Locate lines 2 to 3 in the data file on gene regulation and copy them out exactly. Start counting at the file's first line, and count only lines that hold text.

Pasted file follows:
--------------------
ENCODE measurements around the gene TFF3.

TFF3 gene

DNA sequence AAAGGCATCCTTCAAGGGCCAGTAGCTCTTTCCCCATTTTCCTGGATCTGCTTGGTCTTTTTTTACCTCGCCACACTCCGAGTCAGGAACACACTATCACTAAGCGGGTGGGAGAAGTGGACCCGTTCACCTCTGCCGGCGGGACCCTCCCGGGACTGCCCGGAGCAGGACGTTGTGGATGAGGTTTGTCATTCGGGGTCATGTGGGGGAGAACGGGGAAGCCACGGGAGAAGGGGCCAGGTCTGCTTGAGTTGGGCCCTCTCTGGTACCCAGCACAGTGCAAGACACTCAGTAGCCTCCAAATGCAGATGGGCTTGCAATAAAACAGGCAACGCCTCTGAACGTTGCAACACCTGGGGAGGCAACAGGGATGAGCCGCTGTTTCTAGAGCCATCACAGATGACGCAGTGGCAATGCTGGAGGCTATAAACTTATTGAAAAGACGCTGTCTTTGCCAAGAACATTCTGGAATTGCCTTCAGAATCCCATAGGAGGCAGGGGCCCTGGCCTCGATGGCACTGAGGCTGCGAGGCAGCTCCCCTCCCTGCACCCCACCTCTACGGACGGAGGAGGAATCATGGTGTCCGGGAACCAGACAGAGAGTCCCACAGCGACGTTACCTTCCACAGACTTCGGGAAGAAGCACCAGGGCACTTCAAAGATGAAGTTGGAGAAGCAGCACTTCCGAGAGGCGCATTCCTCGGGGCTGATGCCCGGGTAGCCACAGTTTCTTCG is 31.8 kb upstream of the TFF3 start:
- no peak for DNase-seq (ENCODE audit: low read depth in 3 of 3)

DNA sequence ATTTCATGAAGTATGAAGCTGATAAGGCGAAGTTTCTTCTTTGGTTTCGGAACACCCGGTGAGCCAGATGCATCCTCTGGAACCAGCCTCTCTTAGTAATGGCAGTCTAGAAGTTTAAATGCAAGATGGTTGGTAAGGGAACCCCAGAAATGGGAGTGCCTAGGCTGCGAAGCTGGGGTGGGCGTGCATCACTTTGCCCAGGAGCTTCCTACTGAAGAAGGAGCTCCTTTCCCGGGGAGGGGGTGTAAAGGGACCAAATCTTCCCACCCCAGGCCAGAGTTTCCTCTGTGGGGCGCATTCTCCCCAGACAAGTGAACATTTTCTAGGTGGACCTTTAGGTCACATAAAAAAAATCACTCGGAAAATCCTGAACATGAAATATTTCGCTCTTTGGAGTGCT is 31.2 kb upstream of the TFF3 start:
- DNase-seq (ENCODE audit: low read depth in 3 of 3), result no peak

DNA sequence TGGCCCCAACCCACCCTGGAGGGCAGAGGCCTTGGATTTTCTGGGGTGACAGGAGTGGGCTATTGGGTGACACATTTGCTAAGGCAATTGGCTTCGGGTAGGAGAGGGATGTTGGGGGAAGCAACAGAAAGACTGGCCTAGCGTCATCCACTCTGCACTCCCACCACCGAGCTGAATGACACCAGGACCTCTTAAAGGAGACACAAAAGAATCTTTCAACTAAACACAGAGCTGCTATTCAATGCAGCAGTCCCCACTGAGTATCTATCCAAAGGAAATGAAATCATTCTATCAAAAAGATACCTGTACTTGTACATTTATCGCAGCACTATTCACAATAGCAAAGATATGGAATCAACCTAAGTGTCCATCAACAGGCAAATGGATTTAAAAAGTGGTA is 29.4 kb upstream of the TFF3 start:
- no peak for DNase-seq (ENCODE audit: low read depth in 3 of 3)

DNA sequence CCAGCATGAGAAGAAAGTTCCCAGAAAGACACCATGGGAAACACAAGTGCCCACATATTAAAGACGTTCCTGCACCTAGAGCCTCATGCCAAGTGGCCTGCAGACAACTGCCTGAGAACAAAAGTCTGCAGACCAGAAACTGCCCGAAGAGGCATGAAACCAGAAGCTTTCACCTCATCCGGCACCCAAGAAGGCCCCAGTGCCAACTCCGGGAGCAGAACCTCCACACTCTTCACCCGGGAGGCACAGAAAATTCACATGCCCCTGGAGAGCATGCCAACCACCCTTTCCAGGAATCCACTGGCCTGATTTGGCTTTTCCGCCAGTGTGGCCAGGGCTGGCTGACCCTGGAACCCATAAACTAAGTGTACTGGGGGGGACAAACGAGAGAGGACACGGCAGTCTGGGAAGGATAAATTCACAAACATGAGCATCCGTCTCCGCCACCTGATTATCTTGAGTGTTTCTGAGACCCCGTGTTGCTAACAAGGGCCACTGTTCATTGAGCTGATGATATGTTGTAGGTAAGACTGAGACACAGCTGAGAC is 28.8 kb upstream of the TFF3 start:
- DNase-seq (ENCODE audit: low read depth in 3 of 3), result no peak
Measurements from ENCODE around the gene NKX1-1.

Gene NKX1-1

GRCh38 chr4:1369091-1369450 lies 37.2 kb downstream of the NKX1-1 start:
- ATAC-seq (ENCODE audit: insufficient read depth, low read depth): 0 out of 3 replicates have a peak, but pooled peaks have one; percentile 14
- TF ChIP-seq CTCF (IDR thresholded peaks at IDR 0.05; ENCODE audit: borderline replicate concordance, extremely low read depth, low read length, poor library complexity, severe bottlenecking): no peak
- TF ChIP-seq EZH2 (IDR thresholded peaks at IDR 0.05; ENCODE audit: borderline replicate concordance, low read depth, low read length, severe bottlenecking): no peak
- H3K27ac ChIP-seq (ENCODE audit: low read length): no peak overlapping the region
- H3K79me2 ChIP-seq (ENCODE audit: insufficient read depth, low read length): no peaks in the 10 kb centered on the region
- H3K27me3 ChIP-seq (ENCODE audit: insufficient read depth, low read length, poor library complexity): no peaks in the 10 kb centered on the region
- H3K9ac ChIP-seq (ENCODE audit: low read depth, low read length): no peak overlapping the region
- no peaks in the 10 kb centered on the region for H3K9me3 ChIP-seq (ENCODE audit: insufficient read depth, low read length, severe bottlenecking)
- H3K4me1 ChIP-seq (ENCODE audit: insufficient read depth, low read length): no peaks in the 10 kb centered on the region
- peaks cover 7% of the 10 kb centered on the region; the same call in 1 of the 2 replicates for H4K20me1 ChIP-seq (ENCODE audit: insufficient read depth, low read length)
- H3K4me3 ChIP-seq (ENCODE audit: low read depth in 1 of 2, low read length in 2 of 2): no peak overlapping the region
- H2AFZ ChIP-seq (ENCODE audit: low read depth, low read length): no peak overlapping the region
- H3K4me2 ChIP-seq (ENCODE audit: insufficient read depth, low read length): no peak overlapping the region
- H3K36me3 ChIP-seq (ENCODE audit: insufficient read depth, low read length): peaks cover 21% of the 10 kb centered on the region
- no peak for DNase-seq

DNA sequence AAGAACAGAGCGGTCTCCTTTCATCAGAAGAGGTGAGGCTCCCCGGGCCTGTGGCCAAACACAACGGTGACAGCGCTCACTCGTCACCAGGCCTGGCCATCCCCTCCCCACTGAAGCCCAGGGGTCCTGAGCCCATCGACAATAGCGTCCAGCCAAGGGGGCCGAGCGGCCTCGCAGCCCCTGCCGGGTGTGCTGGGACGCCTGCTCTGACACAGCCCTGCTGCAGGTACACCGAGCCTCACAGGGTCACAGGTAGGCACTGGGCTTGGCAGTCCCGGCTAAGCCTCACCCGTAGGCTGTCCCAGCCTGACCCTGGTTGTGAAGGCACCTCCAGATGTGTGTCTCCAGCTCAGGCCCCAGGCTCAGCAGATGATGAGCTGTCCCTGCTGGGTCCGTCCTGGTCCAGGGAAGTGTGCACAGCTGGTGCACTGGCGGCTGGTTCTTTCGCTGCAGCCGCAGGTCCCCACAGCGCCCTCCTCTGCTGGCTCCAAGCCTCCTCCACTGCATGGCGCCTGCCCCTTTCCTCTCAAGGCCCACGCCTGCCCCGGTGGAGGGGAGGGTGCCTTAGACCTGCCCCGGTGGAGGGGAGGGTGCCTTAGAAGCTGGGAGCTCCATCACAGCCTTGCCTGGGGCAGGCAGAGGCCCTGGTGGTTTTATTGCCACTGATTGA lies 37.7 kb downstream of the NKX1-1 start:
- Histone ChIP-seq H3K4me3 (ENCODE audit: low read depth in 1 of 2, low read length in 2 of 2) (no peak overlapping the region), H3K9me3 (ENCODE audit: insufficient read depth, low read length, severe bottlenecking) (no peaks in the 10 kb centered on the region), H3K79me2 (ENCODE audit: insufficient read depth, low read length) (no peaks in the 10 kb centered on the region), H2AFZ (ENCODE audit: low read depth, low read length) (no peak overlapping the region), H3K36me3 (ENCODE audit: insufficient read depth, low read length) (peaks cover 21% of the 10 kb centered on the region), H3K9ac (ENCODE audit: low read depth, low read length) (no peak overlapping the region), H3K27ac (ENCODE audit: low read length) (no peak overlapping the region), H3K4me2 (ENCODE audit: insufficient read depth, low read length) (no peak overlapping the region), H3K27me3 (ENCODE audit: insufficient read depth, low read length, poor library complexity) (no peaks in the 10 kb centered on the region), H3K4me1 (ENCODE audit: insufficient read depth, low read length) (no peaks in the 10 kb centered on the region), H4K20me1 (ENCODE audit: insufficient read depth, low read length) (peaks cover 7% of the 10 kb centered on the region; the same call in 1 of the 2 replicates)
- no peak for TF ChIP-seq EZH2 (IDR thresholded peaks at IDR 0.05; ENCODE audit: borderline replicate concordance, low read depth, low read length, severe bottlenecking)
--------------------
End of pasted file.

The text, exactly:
TFF3 gene

DNA sequence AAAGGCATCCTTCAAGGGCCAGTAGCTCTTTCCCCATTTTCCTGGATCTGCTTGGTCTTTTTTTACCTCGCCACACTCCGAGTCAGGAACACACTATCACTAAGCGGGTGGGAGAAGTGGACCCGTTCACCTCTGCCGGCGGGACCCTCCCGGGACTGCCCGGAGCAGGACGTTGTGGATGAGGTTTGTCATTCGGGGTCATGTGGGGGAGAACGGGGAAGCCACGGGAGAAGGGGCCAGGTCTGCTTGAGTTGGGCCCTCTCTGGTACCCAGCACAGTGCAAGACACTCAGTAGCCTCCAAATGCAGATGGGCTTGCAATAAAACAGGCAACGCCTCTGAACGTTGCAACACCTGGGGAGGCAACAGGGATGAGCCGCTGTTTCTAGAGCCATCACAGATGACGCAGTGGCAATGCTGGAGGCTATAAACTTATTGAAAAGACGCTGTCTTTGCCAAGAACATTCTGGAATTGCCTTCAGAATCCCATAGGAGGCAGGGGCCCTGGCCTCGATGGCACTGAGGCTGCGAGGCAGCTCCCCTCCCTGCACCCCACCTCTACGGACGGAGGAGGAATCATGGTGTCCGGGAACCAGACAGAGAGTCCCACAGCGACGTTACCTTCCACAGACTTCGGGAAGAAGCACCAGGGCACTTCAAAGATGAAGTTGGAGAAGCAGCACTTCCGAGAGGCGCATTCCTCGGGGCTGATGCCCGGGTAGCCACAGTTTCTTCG is 31.8 kb upstream of the TFF3 start: